By having all three of those things in one person’s head, you speed up the process. If you need to have a mathematician and a programmer and a business person working together, it’s very hard to get the value quickly.

Before I joined Schroders I was at Telefónica in their Smart Steps Initiative, a big data project, taking 10 billion rows of data generated every day by phones connecting to cell towers, and then turning that data set into products and services that provided insights to companies. They might range from retailers trying to work out which parts of a city are most busy and what sorts of people are there, or transport companies in the process of bidding for a rail franchise and trying to understand the kinds of people who are traveling between two points.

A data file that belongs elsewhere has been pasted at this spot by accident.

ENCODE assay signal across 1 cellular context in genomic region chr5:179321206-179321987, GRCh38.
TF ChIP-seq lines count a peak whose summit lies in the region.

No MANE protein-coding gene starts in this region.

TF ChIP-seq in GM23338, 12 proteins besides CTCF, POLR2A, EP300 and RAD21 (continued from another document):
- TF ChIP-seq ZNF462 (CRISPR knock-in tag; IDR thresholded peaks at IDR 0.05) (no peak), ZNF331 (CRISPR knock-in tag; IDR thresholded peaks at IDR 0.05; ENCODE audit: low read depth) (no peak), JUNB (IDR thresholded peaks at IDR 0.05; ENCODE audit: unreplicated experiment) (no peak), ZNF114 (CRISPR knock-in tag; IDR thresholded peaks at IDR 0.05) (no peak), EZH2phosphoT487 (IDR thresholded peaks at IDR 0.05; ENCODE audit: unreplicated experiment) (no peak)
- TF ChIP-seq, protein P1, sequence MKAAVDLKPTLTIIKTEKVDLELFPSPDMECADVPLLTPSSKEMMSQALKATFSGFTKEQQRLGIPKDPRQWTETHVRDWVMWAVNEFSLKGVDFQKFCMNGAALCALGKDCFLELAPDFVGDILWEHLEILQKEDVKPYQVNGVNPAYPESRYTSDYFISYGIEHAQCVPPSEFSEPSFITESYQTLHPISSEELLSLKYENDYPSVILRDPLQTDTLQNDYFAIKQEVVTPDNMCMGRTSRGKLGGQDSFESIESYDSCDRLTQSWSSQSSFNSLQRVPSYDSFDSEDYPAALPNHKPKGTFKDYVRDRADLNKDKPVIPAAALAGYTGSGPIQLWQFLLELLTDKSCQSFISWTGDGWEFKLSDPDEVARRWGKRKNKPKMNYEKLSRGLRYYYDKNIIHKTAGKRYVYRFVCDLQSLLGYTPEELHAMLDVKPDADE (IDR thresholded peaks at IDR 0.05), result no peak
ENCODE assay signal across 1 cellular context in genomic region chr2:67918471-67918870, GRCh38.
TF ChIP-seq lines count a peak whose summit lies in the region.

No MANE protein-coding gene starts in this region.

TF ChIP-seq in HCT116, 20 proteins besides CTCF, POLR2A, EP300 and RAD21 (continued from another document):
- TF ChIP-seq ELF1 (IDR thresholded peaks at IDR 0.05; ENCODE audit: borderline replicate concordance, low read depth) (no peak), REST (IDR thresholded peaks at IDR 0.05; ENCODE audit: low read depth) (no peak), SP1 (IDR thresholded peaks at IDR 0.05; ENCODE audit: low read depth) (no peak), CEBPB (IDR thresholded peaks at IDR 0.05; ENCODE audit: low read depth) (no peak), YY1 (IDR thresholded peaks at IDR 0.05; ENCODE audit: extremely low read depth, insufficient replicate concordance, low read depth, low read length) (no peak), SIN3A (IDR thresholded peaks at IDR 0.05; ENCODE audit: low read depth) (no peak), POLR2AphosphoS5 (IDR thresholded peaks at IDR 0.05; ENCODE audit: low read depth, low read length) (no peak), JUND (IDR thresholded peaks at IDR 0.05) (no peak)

Throughout my career, it’s been about taking data and helping people to make sense of it so they can make a better decision. And that’s exactly what the mission is for the Data Insights Unit at Schroders. The decision makers here are the analysts and the fund managers.

Does every hedge fund manager have an equivalent of your unit?

MA: Yes, quite a lot do, though almost all of them have only been established in the last two years.
A core strategy of a lot of hedge funds is to use this data for short-term insights. These large data sets can allow you to anticipate that a company may report lower results than the market is expecting. And a hedge fund can make money from that.

But that is not an investment strategy that our analysts and fund managers use at all. They’re much more focused on a good repository of clients’ money for the next two years, maybe even five years. And as far as we can tell, we’re very unusual in that focus.

BW: Success, for us, is giving fund managers more conviction in the differentiated views that they are paid to form. If we can reduce the level of uncertainty in their thought processes, then the fund manager should be able to take bigger active positions and generate greater returns for no greater risk.


Anita Scott is a Brunswick Partner in London, specializing in corporate reputation and financial services.